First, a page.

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I’ve mentioned before that Simon can be incredibly loud and used these exact words while doing so. But this isn’t about yelling; it’s about counting.*

Some time this winter, I noticed that Simon had begun to count to 10. At first, he’d count like this:

Un, Too, Fee, Foe…[pause]…Eight, Nine, Ten.

Then, he began going to eleven. Not consecutively mind you—those middle numbers still evaded him—but he ended up at eleven and not ten:

Un, Too, Fee, Foe…[pause]…Eight, Nine, Ten, Eweven.

This eleven fixation was a mystery to me until one day I heard my mom counting steps from the kitchen to the upstairs landing as she walked Simon up to his room. There were eleven steps, and thus the mystery was solved.

I meant to write about it, but somehow never did. Then the moment passed, as Simon’s pronunciation improved, he began to include numbers five through seven, and not too long thereafter began counting to twelve and thirteen.

Well, Friday night he had another little surprise for us. He began to count—it was just a few days ago but I can’t remember exactly what it was he was counting—and this is what his delighted parents heard:

One, Two, Three, Four, Five, Six, Seven….

You get the idea. But wait! There’s more:

…Thirteen, Fourteen, Fifteen, Sixteen, Seventeen, Eighteen, Nineteen, Tenteen, Eleventeen.

Since I only have one child, I’m not always certain how universal my experiences are. When Simon popped out with “two deers” I assumed that his mistake was one all kids make as they apply a rules of English grammar to a mother tongue chock full of exceptions.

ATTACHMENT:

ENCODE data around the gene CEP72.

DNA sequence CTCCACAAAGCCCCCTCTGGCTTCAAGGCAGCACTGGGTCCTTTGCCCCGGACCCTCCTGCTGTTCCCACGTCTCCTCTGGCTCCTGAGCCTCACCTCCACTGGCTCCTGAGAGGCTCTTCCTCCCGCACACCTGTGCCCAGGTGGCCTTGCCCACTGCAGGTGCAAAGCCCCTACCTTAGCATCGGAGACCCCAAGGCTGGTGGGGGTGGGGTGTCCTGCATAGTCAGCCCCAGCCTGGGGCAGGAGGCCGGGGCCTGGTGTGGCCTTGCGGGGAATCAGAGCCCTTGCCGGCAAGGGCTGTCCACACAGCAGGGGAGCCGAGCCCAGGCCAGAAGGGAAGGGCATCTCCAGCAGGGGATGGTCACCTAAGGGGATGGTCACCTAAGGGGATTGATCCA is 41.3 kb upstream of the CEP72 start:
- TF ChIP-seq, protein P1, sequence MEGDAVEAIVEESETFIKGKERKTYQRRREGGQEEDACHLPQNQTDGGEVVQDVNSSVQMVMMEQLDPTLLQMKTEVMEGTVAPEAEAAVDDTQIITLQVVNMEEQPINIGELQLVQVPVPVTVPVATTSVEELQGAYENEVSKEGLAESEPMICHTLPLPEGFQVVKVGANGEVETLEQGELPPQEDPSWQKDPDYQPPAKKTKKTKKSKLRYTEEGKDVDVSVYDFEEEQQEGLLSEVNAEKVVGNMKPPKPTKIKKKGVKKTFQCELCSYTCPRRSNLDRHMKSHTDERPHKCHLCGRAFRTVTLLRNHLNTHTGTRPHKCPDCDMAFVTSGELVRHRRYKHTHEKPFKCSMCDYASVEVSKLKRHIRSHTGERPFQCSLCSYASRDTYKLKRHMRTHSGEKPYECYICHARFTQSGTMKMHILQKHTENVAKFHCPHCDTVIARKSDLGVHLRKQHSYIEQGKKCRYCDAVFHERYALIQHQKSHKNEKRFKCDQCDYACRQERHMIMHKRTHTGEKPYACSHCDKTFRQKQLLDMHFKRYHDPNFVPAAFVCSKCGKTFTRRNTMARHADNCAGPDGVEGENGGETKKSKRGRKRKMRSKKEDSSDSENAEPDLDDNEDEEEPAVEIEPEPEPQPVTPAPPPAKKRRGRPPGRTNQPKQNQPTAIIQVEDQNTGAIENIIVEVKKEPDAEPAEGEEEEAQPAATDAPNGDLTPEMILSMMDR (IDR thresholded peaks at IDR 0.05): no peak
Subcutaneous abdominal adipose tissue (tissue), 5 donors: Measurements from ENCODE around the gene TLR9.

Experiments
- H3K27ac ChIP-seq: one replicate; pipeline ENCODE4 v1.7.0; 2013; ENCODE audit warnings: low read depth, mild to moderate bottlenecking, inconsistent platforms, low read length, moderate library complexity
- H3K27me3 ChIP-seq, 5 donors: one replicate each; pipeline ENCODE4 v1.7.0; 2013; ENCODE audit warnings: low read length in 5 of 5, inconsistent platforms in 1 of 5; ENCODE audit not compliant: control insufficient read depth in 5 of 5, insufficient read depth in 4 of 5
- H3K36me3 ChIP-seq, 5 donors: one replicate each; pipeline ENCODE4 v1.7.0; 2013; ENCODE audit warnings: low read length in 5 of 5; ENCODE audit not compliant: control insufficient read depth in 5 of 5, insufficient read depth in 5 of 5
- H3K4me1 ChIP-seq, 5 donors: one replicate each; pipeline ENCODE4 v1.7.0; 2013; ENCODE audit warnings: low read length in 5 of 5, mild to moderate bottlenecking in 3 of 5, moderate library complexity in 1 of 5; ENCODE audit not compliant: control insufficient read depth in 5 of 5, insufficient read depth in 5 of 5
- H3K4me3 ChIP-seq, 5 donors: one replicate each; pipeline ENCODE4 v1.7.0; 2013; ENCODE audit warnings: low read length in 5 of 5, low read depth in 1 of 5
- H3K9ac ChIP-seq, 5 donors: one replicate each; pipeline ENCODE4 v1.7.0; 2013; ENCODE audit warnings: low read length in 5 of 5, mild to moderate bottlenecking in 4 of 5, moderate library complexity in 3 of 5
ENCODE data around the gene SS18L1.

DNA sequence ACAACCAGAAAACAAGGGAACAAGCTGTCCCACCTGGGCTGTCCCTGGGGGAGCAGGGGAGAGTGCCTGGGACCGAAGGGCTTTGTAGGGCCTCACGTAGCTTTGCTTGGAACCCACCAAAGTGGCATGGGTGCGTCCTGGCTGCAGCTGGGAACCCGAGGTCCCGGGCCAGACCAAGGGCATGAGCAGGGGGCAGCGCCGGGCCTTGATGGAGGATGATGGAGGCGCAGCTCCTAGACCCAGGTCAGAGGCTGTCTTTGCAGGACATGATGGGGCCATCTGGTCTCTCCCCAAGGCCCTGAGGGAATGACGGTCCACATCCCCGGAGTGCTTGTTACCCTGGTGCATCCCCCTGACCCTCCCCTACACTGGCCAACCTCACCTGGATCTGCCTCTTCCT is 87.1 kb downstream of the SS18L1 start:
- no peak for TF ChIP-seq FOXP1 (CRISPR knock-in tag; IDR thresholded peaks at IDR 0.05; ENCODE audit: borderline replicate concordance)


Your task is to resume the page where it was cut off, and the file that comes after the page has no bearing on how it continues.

This utterance struck me as a bit more unusual, and I was surprised to see Simon apply a relatively sophisticated pattern in a way that, while incorrect, makes good sense. Like “dee-dee,” and “bless you, Simon”, this is a mistake I’ll be relishing and am in no hurry to correct. Why not tenteen?

* In fact, poor guy, I blogged all about his toddler colic, and then it vaporized with nary a mention. Simon’s December fussiness lasted about two weeks and disappeared when his language ability leapt to the next level. It was clearly all due to frustration as he struggled to communicate better. In fact, once he got over his infant reflux, every period of Simon’s fussiness has had has been short lived and associated with the onset of a new developmental milestone. I’m guessing the next difficult period is due to hit within the next six months when he potty trains.

One Response to “Simon Goes to Eleven(teen)”

  1. Amanda says:

    In French, seventy is “soixante-dix” and ninety is “quatre-vingt dix”–or, in English, sixty-ten and eight-ten. 81 is “quatre-vingt onze” or eighty-eleven, and so forth. So this is a numerical pattern, albeit not an English one. You didn’t know Simon spoke French, did you? Bright boy.

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